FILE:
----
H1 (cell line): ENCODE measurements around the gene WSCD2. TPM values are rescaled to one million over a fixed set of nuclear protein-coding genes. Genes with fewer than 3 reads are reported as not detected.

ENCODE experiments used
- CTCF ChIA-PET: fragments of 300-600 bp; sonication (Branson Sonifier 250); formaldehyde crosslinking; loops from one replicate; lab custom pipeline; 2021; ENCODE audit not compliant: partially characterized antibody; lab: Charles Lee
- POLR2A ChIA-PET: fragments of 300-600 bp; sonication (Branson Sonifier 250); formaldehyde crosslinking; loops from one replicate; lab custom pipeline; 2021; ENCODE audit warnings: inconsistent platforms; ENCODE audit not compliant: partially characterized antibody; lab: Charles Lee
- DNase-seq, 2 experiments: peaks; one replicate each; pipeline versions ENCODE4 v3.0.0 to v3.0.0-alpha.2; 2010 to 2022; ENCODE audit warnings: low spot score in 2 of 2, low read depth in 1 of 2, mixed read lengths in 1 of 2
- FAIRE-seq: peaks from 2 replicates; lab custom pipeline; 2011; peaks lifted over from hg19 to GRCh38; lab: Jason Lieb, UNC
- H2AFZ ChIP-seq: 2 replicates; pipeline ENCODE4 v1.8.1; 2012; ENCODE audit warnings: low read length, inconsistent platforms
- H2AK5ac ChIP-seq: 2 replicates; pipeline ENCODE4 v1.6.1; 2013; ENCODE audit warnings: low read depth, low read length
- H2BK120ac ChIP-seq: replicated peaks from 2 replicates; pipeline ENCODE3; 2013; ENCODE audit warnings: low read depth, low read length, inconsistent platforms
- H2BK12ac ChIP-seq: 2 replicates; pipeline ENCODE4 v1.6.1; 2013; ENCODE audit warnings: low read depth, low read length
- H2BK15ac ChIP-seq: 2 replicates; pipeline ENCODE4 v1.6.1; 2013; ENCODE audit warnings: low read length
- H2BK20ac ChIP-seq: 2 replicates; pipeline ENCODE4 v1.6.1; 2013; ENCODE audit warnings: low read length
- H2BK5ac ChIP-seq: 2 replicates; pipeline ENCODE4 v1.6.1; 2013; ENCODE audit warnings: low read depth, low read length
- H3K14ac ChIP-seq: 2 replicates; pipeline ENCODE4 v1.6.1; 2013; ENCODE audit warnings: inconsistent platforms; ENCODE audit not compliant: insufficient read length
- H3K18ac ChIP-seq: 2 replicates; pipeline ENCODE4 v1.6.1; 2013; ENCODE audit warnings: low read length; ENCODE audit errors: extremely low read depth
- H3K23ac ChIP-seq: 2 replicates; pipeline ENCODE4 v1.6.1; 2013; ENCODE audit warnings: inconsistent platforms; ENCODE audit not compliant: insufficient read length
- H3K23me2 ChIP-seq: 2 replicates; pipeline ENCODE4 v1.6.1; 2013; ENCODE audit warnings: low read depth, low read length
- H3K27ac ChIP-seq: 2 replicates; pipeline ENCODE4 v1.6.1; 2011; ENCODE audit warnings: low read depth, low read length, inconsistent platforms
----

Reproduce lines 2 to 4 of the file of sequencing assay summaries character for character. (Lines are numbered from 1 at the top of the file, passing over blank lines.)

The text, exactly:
ENCODE experiments used
- CTCF ChIA-PET: fragments of 300-600 bp; sonication (Branson Sonifier 250); formaldehyde crosslinking; loops from one replicate; lab custom pipeline; 2021; ENCODE audit not compliant: partially characterized antibody; lab: Charles Lee
- POLR2A ChIA-PET: fragments of 300-600 bp; sonication (Branson Sonifier 250); formaldehyde crosslinking; loops from one replicate; lab custom pipeline; 2021; ENCODE audit warnings: inconsistent platforms; ENCODE audit not compliant: partially characterized antibody; lab: Charles Lee